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26 June 1998

Vol. II, No. 1

Feature Article

Learning disabilities trial

Federal court upholds BU's foreign language requirement

by Brian Fitzgerald

On May 29, U.S. District Court Judge Patti B. Saris upheld Boston University's foreign-language requirement, resolving what she called the University's "key issue" in a discrimination lawsuit brought by students with learning disabilities in 1996.

Guckenberger vs. Trustees of Boston University -- the first class-action suit of its kind -- included a claim that some students' disabilities prevented them from learning a foreign language, which is a requirement in BU's College of Arts and Sciences. The case, which had been closely watched by much of the nation's academic community, affirmed the right of colleges and universities to establish and enforce academic requirements.

In justifying the University's policy, Judge Saris wrote that "so long as an academic institution rationally, without pretext, exercises its deliberate professional judgment not to permit course substitutions for an academic requirement in a liberal arts curriculum, the Americans with Disabilities Act does not authorize the courts to intervene even if a majority of comparable academic institutions disagree." The court also concluded that BU "has not violated its duty to provide reasonable accommodations to learning disabled students under the ADA by refusing to provide course substitutions."

"This decision is a victory for everyone who depends on the integrity of American universities," said BU President Jon Westling. "By preserving the right of universities to set and maintain educational standards, the court allows us to guarantee the credentials of our graduates, for their benefit and for the benefit of their future employers."

The legal proceedings had begun in July 1996, when 10 students with learning disabilities and attentional disorders filed a class action lawsuit in federal court. The case went to trial in April 1997. Attorneys for the students claimed that the University violated federal and state law by imposing what they characterized as a get-tough policy on BU's Learning Disabilities Support Services (LDSS) in late 1995 and early 1996.

BU attorney Lawrence Elswit explained that the University was enforcing long-standing policies by requiring students to fulfill all the requirements of their degree programs, and by requiring LDSS to apply uniform standards to the process of determining appropriate accommodations.

In a 112-page decision released in August, Judge Saris ruled that BU's present policy regarding the need for current learning disability evaluations was lawful. She also ruled that the University does have the authority to deny requests from students with learning disabilities to substitute alternative courses for the mathematics degree requirement.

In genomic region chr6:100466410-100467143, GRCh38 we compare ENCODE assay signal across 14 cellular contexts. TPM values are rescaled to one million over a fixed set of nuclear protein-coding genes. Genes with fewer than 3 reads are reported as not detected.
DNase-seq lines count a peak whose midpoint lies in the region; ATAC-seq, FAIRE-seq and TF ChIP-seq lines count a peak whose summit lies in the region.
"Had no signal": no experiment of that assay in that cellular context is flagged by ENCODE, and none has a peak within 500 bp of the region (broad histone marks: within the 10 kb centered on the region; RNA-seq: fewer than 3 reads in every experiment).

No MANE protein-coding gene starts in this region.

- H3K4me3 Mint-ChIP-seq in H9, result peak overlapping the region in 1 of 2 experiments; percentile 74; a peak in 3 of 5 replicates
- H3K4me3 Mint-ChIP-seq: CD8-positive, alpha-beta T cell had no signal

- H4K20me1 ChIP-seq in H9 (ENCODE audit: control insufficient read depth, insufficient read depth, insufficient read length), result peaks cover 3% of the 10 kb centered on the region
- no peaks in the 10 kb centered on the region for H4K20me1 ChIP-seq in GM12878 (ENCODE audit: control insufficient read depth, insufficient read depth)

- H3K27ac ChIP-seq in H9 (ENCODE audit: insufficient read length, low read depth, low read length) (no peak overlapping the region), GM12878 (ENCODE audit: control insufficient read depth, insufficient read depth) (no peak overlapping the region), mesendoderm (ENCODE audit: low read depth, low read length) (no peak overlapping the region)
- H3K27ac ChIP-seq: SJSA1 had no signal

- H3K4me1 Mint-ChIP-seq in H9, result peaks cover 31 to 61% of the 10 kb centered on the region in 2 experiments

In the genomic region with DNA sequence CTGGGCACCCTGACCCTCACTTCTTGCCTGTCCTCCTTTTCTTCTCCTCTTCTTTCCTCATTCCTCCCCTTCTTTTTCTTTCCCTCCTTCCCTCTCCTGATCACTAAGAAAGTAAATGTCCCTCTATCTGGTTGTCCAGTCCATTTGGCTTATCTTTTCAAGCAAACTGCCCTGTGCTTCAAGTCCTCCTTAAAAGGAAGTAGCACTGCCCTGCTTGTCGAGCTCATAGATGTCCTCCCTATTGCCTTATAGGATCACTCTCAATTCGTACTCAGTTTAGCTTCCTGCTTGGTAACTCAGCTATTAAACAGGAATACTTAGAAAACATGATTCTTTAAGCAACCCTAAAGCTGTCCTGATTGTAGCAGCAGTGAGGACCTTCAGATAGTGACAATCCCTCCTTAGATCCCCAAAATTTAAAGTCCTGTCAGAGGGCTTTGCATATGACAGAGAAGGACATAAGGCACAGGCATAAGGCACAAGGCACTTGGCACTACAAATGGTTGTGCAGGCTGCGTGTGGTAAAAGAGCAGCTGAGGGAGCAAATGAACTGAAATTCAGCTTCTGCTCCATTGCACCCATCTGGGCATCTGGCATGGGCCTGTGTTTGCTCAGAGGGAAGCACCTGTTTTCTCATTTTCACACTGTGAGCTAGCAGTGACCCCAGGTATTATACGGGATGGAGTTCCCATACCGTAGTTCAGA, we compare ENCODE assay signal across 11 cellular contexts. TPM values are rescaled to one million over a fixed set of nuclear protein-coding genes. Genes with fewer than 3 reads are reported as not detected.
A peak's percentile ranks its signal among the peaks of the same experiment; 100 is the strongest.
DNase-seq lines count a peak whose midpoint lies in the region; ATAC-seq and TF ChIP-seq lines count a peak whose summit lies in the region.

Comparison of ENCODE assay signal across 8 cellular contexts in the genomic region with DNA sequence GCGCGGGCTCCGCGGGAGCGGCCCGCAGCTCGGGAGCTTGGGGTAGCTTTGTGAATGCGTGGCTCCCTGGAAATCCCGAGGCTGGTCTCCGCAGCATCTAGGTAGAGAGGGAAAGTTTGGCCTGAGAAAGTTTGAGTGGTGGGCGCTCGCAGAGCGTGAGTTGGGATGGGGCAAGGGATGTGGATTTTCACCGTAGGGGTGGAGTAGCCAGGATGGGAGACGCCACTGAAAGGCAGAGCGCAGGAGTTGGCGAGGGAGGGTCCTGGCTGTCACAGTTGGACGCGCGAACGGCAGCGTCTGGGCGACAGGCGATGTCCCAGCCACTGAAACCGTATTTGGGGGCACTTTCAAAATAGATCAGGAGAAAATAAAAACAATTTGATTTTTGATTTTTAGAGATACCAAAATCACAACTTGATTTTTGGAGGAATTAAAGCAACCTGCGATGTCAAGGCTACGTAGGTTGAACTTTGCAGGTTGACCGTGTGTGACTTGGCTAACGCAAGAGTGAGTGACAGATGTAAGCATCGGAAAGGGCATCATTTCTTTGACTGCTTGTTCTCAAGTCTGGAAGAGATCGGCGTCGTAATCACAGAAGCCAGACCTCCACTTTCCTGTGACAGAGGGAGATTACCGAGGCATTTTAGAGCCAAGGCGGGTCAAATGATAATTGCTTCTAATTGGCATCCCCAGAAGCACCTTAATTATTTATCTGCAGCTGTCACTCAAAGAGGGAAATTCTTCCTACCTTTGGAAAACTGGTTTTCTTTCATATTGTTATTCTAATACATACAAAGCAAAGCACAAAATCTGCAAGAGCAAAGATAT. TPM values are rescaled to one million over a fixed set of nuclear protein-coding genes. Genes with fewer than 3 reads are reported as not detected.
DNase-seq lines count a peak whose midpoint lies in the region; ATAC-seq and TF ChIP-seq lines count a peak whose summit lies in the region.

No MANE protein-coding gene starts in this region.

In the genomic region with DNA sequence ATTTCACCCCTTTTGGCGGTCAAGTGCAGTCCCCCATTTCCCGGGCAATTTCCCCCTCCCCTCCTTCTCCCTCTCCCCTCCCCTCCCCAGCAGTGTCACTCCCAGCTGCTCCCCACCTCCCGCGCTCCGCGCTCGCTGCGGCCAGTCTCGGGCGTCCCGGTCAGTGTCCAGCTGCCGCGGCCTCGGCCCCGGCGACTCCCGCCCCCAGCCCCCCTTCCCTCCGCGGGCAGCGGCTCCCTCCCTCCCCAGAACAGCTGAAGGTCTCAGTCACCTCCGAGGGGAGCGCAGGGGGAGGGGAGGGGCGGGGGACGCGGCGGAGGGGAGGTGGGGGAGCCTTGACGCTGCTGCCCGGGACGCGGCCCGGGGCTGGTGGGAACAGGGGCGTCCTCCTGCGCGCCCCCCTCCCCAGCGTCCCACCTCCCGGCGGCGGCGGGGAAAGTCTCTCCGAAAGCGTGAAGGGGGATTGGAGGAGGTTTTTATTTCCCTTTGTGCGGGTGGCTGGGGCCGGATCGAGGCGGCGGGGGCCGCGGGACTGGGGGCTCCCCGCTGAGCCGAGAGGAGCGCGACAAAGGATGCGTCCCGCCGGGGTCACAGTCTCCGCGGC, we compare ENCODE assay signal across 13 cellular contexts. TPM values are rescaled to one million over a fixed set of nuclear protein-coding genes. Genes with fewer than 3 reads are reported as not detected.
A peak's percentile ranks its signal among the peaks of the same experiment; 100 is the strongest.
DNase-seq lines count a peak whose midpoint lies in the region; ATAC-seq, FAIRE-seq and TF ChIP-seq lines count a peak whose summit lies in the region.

However, she determined that BU's initial insistence on complete re-evaluations for all students with disability diagnoses that were more than three years old -- or that had been conducted by an evaluator who was not a physician or licensed clinical psychologist -- was illegal. On that basis, some of the students won minor damage awards in the case. Of the 10 plaintiffs, two students were awarded $1 each, and four others were awarded a total of $29,450.

At that time, Judge Saris left open the question of whether or not the University could continue to require that all CAS students complete a foreign language requirement. She directed the University to set up a faculty committee to determine whether a course substitution in foreign languages would fundamentally alter the nature of the liberal arts program.

After two months of deliberations, which included presentations from five undergraduates -- two of them learning-disabled -- the CAS Dean's Advisory Committee submitted its report, recommending against approving course substitutions for any student as an alternative to fulfilling the foreign language requirement. The Committee concluded that "knowledge of a foreign language is one of the keys to opening the door to the classics and so to liberal learning. It is not the only key, but we do judge it as indispensable."

BU's attorneys defended the Committee's procedures and findings against challenges from the plaintiffs' attorneys, and also told Judge Saris that the lawyers for the plaintiffs were inflating their rates and exaggerating their success in attempting to claim an "excessive" $2.4 million in fees and costs in trying the case.

On May 29, Judge Saris ruled in BU's favor on both issues. The CAS Committee's "reliance on only its own academic judgment and the input of College students was reasonable and in keeping with the nature of the decision," she wrote.

In a separate opinion issued simultaneously, Judge Saris awarded $1.2 million in fees to the attorneys who argued against the University's policy -- approximately one half of what they had requested.

The plaintiffs had prevailed on several of their claims, including requests for monetary damages (albeit minor amounts). Under the ADA, plaintiffs' lawyers are entitled to recover "a reasonable attorney's fee, including litigation expenses, and costs."

Judge Saris explained, "the Court agrees with BU that plaintiffs' counsel overstaffed and overbilled in this case. The expenditure of 8,500 hours of legal services . . . is facially excessive."

Although the plaintiffs satisfied the relatively low threshold required for "prevailing party" status, Judge Saris pointed out that she had rejected their claims of "hostile learning environment" and "intentional infliction of emotional distress." "In fairness to BU, it won on its key issue," wrote Saris.

The plaintiffs' attorneys have indicated that an appeal is unlikely.